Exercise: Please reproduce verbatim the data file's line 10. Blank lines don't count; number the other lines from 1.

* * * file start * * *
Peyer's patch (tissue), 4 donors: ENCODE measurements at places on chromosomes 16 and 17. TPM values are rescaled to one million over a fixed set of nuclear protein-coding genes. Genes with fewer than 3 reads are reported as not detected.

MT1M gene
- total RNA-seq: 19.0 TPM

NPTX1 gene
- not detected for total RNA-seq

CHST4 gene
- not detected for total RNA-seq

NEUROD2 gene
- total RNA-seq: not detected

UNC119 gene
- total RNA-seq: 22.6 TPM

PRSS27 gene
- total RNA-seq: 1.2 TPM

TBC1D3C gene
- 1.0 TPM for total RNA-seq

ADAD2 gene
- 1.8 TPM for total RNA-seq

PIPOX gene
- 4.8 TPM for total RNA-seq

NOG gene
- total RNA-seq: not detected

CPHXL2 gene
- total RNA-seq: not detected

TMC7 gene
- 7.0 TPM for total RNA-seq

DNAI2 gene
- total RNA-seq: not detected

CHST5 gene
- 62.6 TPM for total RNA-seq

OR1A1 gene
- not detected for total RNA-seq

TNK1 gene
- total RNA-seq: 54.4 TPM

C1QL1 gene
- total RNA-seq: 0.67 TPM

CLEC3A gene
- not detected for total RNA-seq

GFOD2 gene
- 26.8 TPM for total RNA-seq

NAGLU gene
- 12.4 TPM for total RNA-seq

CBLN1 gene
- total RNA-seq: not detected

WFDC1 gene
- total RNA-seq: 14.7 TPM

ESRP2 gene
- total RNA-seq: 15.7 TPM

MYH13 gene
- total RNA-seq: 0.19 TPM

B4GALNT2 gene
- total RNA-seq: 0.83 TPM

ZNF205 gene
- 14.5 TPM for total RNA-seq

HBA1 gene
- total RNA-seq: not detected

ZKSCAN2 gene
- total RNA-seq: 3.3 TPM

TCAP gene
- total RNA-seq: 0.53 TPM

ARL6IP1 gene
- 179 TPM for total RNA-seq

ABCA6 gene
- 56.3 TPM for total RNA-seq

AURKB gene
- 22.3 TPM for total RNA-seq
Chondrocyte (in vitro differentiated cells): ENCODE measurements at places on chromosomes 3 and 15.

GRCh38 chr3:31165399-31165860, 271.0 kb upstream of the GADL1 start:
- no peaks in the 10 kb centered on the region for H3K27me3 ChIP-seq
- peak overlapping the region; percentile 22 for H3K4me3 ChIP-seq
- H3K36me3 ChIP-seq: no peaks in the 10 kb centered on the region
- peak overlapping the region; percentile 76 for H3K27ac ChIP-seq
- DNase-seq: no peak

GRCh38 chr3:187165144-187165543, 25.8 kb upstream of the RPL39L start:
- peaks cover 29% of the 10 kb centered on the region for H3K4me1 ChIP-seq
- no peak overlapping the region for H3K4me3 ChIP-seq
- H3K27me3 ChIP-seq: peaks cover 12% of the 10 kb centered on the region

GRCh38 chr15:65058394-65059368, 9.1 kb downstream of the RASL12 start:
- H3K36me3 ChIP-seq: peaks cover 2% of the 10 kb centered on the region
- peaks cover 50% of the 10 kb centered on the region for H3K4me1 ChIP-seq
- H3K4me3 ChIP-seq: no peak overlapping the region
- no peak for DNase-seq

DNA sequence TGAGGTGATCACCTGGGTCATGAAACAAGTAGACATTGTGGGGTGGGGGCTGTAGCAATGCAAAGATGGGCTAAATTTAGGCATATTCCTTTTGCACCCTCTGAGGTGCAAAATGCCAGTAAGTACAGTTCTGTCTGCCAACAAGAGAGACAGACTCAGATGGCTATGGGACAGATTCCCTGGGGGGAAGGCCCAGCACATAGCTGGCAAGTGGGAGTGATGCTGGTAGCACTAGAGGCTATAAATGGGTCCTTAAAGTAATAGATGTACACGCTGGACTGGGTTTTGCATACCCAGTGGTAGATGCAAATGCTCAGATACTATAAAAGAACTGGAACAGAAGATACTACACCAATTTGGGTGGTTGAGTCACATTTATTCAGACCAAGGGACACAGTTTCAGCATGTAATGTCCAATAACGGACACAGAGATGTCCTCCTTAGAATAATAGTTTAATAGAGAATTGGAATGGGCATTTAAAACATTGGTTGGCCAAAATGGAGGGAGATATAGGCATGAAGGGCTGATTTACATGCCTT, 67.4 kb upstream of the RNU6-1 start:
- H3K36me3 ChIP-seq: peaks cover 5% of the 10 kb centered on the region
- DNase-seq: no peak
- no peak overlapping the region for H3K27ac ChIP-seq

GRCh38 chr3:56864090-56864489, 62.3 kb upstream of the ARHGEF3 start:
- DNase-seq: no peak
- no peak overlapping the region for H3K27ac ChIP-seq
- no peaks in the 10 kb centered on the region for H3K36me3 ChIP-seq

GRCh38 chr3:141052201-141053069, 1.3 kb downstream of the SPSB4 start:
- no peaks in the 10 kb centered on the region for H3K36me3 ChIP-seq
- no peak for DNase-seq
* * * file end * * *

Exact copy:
UNC119 gene